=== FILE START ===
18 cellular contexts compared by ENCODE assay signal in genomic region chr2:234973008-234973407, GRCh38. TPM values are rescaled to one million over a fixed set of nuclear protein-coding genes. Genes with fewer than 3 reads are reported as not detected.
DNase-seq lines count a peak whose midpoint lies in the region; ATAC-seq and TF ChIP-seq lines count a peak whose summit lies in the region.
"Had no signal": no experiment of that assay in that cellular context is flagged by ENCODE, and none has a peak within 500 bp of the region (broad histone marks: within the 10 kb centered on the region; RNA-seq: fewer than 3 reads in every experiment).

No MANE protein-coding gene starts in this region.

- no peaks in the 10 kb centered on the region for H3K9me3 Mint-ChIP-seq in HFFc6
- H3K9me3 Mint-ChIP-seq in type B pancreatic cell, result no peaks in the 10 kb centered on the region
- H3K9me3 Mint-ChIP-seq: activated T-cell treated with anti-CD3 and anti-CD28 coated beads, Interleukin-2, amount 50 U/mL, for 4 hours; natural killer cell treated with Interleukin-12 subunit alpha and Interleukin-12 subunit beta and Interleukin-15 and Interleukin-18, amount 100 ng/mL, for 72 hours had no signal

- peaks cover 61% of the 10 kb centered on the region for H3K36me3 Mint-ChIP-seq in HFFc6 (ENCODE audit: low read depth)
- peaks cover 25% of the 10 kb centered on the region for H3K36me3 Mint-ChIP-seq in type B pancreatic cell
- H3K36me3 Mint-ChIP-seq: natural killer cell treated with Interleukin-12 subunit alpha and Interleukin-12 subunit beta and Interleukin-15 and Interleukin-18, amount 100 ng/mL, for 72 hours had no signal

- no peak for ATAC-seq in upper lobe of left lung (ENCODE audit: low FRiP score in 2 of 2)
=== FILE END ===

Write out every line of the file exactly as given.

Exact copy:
18 cellular contexts compared by ENCODE assay signal in genomic region chr2:234973008-234973407, GRCh38. TPM values are rescaled to one million over a fixed set of nuclear protein-coding genes. Genes with fewer than 3 reads are reported as not detected.
DNase-seq lines count a peak whose midpoint lies in the region; ATAC-seq and TF ChIP-seq lines count a peak whose summit lies in the region.
"Had no signal": no experiment of that assay in that cellular context is flagged by ENCODE, and none has a peak within 500 bp of the region (broad histone marks: within the 10 kb centered on the region; RNA-seq: fewer than 3 reads in every experiment).

No MANE protein-coding gene starts in this region.

- no peaks in the 10 kb centered on the region for H3K9me3 Mint-ChIP-seq in HFFc6
- H3K9me3 Mint-ChIP-seq in type B pancreatic cell, result no peaks in the 10 kb centered on the region
- H3K9me3 Mint-ChIP-seq: activated T-cell treated with anti-CD3 and anti-CD28 coated beads, Interleukin-2, amount 50 U/mL, for 4 hours; natural killer cell treated with Interleukin-12 subunit alpha and Interleukin-12 subunit beta and Interleukin-15 and Interleukin-18, amount 100 ng/mL, for 72 hours had no signal

- peaks cover 61% of the 10 kb centered on the region for H3K36me3 Mint-ChIP-seq in HFFc6 (ENCODE audit: low read depth)
- peaks cover 25% of the 10 kb centered on the region for H3K36me3 Mint-ChIP-seq in type B pancreatic cell
- H3K36me3 Mint-ChIP-seq: natural killer cell treated with Interleukin-12 subunit alpha and Interleukin-12 subunit beta and Interleukin-15 and Interleukin-18, amount 100 ng/mL, for 72 hours had no signal

- no peak for ATAC-seq in upper lobe of left lung (ENCODE audit: low FRiP score in 2 of 2)